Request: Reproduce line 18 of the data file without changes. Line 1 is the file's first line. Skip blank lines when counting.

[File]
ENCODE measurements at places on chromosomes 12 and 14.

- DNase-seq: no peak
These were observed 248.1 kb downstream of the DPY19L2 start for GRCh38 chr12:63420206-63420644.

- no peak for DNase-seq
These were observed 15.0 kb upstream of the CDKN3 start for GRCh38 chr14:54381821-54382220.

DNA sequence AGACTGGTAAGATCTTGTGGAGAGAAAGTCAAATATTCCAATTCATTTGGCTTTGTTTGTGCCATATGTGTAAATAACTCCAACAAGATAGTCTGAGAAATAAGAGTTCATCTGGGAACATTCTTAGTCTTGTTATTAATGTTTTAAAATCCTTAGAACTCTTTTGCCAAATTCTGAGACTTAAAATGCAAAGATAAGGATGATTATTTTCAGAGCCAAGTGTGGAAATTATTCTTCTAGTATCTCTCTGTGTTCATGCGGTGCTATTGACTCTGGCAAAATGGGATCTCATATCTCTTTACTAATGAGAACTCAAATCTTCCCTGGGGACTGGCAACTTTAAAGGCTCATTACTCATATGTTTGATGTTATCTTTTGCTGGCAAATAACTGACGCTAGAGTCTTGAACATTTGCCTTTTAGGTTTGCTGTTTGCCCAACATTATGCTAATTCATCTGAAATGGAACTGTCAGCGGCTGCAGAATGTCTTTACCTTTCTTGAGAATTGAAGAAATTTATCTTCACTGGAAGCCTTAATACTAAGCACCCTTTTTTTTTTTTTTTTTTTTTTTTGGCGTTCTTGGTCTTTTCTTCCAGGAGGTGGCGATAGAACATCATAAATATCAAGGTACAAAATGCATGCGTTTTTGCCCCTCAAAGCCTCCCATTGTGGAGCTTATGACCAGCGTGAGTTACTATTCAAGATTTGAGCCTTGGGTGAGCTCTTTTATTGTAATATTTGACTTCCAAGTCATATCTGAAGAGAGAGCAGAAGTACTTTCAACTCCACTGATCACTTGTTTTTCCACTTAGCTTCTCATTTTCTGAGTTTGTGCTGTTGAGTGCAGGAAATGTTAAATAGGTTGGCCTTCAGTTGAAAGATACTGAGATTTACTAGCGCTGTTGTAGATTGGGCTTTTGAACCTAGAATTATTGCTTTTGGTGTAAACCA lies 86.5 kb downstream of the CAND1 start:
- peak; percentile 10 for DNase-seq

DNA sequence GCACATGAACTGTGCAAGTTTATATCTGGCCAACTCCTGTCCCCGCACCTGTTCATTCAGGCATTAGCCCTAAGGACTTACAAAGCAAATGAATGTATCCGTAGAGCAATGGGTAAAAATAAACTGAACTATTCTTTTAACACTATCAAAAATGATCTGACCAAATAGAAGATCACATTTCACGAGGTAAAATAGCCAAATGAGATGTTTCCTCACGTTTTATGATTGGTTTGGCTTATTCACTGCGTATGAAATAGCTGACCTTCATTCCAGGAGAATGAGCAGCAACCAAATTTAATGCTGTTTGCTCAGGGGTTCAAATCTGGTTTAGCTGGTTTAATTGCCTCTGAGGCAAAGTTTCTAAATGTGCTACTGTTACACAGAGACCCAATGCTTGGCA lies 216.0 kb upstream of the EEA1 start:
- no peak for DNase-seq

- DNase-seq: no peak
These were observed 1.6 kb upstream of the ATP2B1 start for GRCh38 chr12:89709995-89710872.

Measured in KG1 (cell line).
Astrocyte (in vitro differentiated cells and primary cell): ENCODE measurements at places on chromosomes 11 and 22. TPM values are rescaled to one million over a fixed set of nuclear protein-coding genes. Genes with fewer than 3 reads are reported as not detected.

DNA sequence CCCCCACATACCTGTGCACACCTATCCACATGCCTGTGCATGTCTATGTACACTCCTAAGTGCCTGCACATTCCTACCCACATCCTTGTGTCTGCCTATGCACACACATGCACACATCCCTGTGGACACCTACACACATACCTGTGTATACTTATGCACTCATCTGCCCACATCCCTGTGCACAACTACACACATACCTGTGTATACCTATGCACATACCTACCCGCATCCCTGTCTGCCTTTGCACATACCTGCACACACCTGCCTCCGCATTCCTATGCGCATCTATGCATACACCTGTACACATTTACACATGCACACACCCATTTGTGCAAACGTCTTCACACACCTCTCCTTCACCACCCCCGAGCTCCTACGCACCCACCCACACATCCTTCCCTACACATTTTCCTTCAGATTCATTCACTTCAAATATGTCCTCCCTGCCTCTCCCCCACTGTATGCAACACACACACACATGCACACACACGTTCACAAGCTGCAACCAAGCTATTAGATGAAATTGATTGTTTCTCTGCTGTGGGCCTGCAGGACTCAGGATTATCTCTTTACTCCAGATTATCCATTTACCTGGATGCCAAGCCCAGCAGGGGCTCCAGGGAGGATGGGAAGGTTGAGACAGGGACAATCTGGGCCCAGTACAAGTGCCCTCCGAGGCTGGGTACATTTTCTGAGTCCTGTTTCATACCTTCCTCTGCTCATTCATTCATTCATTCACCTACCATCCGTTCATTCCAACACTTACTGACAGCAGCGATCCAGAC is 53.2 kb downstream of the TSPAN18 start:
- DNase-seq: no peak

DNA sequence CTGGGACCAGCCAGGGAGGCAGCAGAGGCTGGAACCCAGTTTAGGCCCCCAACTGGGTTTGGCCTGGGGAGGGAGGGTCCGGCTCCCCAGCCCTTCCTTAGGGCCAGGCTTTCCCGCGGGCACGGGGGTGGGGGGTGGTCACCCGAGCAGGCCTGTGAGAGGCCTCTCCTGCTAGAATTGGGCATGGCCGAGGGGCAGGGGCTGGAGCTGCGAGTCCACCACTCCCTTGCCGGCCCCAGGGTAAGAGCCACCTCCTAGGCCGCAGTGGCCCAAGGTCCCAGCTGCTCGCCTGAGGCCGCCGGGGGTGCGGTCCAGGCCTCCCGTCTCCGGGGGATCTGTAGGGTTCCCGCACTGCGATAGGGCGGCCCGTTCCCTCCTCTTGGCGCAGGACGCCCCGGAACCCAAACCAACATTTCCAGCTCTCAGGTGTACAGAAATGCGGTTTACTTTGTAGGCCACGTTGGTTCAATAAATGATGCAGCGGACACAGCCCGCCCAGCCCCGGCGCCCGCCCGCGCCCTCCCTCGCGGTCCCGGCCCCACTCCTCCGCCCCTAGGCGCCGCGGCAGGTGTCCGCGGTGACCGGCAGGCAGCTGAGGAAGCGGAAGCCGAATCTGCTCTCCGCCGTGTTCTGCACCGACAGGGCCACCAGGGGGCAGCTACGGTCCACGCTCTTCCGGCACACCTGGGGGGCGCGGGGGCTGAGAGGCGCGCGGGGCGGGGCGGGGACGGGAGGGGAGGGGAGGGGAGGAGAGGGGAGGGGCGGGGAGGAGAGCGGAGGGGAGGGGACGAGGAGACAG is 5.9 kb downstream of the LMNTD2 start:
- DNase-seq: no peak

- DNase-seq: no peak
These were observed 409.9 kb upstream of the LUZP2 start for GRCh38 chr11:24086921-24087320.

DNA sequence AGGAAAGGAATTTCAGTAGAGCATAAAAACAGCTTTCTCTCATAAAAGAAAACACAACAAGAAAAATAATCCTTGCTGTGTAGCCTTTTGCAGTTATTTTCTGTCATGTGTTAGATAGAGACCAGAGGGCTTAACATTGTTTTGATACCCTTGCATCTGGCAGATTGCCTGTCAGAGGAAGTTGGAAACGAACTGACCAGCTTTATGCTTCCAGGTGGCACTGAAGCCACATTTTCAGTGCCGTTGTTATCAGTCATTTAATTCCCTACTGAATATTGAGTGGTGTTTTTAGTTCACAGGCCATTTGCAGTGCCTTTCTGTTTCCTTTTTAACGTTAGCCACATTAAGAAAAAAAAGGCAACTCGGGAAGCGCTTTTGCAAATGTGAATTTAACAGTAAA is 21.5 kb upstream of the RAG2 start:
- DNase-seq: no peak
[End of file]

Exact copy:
- DNase-seq: no peak